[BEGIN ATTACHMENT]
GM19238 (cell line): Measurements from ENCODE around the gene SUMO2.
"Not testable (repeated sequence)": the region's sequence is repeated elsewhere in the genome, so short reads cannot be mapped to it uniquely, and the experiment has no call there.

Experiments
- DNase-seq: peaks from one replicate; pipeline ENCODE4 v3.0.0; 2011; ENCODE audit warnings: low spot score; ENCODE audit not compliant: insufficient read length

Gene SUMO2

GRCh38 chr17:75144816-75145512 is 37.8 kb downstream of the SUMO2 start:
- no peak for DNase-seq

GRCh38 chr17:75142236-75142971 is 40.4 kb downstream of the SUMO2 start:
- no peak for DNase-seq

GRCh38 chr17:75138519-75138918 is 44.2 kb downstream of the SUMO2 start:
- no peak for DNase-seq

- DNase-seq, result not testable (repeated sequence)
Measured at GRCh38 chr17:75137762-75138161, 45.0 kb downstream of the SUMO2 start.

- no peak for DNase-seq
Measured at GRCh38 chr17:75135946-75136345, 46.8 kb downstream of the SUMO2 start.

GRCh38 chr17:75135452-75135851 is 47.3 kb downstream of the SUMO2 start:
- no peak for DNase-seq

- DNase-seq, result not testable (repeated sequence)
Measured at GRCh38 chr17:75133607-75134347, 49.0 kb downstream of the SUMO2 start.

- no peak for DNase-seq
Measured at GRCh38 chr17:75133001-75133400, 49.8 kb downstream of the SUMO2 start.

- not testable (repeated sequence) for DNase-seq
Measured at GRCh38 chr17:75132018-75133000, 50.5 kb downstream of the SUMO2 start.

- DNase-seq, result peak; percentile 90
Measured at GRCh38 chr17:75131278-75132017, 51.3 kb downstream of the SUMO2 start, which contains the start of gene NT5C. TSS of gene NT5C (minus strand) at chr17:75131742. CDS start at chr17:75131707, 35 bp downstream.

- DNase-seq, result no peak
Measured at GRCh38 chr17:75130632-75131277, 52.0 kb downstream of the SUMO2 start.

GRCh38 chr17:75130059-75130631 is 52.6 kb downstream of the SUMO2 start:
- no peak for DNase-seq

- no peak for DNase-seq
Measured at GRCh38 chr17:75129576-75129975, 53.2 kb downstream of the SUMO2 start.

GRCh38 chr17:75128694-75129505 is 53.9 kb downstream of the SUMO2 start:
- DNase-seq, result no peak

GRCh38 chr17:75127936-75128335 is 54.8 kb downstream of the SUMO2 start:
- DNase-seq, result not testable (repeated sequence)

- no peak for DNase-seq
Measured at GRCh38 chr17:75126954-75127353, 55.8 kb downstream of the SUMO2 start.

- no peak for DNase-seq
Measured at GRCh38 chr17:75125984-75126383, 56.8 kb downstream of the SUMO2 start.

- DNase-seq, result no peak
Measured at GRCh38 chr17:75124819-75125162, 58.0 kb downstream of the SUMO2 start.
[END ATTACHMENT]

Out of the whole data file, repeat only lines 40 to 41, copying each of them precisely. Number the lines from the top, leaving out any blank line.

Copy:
- DNase-seq, result no peak
Measured at GRCh38 chr17:75124819-75125162, 58.0 kb downstream of the SUMO2 start.